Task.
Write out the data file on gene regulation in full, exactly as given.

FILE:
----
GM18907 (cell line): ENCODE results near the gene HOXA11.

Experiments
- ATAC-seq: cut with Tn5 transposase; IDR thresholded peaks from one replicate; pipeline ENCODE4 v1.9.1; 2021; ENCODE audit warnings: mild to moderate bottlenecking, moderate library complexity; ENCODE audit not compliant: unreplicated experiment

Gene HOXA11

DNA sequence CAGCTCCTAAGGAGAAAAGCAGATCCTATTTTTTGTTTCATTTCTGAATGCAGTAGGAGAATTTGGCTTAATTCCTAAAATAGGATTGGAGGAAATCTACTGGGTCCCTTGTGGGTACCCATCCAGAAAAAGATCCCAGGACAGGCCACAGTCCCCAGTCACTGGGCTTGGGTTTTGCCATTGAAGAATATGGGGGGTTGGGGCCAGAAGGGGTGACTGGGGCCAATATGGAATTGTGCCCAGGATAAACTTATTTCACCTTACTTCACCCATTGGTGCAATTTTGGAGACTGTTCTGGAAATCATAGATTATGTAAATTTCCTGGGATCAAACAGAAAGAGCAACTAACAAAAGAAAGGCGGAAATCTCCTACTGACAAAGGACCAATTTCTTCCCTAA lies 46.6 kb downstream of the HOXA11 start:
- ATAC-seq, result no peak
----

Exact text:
GM18907 (cell line): ENCODE results near the gene HOXA11.

Experiments
- ATAC-seq: cut with Tn5 transposase; IDR thresholded peaks from one replicate; pipeline ENCODE4 v1.9.1; 2021; ENCODE audit warnings: mild to moderate bottlenecking, moderate library complexity; ENCODE audit not compliant: unreplicated experiment

Gene HOXA11

DNA sequence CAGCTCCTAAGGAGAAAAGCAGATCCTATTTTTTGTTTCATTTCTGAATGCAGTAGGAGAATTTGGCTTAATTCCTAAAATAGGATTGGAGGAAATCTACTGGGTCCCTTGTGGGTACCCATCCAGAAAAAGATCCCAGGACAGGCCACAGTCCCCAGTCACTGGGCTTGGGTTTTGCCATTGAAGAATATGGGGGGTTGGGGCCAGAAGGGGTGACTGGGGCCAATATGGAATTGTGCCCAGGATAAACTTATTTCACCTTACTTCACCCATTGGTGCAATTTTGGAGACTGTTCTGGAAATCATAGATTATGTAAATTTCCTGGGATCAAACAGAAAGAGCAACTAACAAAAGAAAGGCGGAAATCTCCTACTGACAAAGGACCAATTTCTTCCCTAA lies 46.6 kb downstream of the HOXA11 start:
- ATAC-seq, result no peak